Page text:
What’s The Law On “Banning The Box”?
“What’s your current salary?” may seems like an innocuous question that you might ask while interviewing a potential new employee, but the law may restrict your right to ask that question.
Why? The law suggests that the question could be discriminatory. An answer too low could impact what the employer would pay as a fair salary for the position. An answer too high could prevent the employee from being hired. Based on the disparity between what women and men make in the workplace for the same jobs, the answer to that question may also perpetuate the unfairness of the division between what the employee may be entitled to earn for the job performed.
Evidence suggests that salary history may follow an employee from job to job and, therefore, disclosing that information may only maintain the gender pay gap that exists in the workplace.
Such a restriction is scheduled to take effect in New York in 2018. Massachusetts would be next and a number of other states (Illinois, Maine, Maryland, New Jersey, New York, Pennsylvania, Rhode Island, and Vermont) may follow.
The safest approach recommended to businesses is to price the position—not the person. It should not be relevant what the person made in the past to apply for that position. By posting the salary range of the job, the risk of the conversation coming up during the interview is lessened, thereby avoiding the risk of liability to the business that their hiring decision was based on the applicant’s previous salary.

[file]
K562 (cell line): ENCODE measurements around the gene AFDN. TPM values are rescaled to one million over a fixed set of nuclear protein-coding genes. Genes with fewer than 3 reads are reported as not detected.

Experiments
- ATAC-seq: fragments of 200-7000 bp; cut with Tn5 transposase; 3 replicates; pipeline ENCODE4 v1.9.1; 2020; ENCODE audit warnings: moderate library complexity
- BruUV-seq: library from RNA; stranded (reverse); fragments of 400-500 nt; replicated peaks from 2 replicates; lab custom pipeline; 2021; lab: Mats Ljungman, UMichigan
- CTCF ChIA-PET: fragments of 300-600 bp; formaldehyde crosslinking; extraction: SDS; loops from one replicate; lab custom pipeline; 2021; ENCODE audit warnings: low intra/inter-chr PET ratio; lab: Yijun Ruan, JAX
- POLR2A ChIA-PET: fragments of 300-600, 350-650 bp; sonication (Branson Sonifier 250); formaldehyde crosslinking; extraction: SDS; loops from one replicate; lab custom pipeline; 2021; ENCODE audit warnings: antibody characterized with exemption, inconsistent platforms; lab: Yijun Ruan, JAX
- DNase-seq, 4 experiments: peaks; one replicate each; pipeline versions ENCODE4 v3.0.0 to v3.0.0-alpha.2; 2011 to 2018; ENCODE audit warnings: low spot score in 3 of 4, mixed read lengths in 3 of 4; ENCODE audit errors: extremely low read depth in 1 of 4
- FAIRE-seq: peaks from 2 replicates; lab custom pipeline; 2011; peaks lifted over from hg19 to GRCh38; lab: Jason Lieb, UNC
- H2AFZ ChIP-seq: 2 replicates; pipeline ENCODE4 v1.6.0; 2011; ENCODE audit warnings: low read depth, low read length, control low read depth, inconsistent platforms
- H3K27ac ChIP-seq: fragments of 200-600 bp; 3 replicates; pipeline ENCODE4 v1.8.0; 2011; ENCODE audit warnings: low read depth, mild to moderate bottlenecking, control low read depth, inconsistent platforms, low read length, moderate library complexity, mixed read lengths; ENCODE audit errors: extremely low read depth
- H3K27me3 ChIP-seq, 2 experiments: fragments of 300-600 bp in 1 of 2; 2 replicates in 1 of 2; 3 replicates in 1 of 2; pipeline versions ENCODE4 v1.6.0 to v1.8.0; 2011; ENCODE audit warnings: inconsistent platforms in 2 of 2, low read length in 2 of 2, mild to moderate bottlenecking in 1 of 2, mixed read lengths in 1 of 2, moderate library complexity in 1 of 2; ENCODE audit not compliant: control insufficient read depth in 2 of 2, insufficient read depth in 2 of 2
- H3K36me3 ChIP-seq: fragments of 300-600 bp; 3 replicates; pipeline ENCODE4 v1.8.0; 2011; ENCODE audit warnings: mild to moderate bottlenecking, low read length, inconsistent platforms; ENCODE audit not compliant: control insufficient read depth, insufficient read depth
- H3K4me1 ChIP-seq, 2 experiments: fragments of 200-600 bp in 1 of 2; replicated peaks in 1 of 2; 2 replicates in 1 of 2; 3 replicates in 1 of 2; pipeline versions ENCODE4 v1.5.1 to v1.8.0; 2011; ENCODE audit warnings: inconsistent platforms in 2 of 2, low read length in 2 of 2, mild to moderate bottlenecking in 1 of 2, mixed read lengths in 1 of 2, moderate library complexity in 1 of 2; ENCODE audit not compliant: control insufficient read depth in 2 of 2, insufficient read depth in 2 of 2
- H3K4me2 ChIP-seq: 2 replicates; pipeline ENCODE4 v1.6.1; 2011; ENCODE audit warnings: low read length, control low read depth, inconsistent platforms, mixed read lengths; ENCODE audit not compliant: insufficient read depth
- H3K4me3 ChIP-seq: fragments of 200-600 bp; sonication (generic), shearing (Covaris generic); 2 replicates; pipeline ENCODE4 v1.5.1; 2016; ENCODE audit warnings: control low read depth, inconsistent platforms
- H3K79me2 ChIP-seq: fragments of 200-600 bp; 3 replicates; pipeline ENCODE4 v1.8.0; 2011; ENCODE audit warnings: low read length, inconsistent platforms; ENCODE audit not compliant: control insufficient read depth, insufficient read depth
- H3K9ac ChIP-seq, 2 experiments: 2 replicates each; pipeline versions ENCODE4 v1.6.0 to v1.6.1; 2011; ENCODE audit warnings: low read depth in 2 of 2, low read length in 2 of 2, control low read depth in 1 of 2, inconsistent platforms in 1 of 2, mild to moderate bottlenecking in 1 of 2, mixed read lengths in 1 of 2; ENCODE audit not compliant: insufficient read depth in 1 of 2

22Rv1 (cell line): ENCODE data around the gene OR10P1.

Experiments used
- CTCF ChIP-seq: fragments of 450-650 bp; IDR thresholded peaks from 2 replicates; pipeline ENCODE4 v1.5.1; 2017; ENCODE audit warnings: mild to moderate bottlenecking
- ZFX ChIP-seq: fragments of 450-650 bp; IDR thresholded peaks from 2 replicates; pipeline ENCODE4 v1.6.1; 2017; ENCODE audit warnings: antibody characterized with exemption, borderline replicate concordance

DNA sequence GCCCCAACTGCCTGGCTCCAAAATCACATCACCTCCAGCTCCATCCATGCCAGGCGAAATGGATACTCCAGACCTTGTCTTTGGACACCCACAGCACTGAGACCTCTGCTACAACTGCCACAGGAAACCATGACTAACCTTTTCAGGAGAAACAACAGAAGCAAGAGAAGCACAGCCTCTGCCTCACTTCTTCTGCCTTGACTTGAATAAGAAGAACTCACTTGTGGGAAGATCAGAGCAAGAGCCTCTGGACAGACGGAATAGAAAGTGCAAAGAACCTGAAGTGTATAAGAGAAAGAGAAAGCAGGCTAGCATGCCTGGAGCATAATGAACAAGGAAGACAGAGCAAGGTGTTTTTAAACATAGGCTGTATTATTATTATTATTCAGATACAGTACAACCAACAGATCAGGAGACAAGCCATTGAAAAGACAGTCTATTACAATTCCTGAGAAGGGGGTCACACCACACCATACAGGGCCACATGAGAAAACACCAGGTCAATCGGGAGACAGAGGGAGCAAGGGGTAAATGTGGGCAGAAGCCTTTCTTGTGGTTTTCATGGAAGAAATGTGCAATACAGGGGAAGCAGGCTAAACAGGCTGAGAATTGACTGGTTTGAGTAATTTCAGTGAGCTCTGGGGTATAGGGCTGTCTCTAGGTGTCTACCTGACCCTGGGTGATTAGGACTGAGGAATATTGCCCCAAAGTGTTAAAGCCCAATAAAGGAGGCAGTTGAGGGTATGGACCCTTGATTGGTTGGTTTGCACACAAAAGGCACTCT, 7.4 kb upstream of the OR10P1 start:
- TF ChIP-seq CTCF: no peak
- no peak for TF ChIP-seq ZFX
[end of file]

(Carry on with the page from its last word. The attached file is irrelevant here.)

There are 26 states that have adopted the policy to “ban the box”, meaning that companies cannot include in their initial interviews or job applications the question of whether the applicant has a criminal record. The states are California, Colorado, Connecticut, Delaware, Georgia, Hawaii, Illinois, Kentucky, Louisiana, Maryland, Massachusetts, Minnesota, Missouri, Nebraska, New Jersey, New Mexico, New York, Ohio, Oklahoma, Oregon, Rhode Island, Tennessee, Utah, Vermont, Virginia, and Wisconsin.
The concept, otherwise known as “fair chance”, requires companies to forgo a preliminary request for any criminal history on an applicant until after the first interview. In this way, the stigma of a criminal record can be avoided until later in the hiring process. Certainly, under the law, even if the question cannot be asked initially, the business is permitted to make a conditional job offer to the applicant after a criminal history check has been performed. At that point, the business can decide whether the conviction history is directly related to the job. If so, the company can withdraw the offer, but it must also explain how it evaluated the criminal record against the job to demonstrate why the hiring decision was not discriminatory. Further, the company must assess the applicant’s evidence of rehabilitation and subsequent achievements in light of how long ago the offense occurred.
Of course, it can be argued that these various hiring restraints may have a negative impact on job growth. At the same time, it may be that these restrictions only demonstrate fairness in the workplace. Either way, if you are doing any hiring in the states listed, you need to make sure you know the law and ensure that your job application has been updated.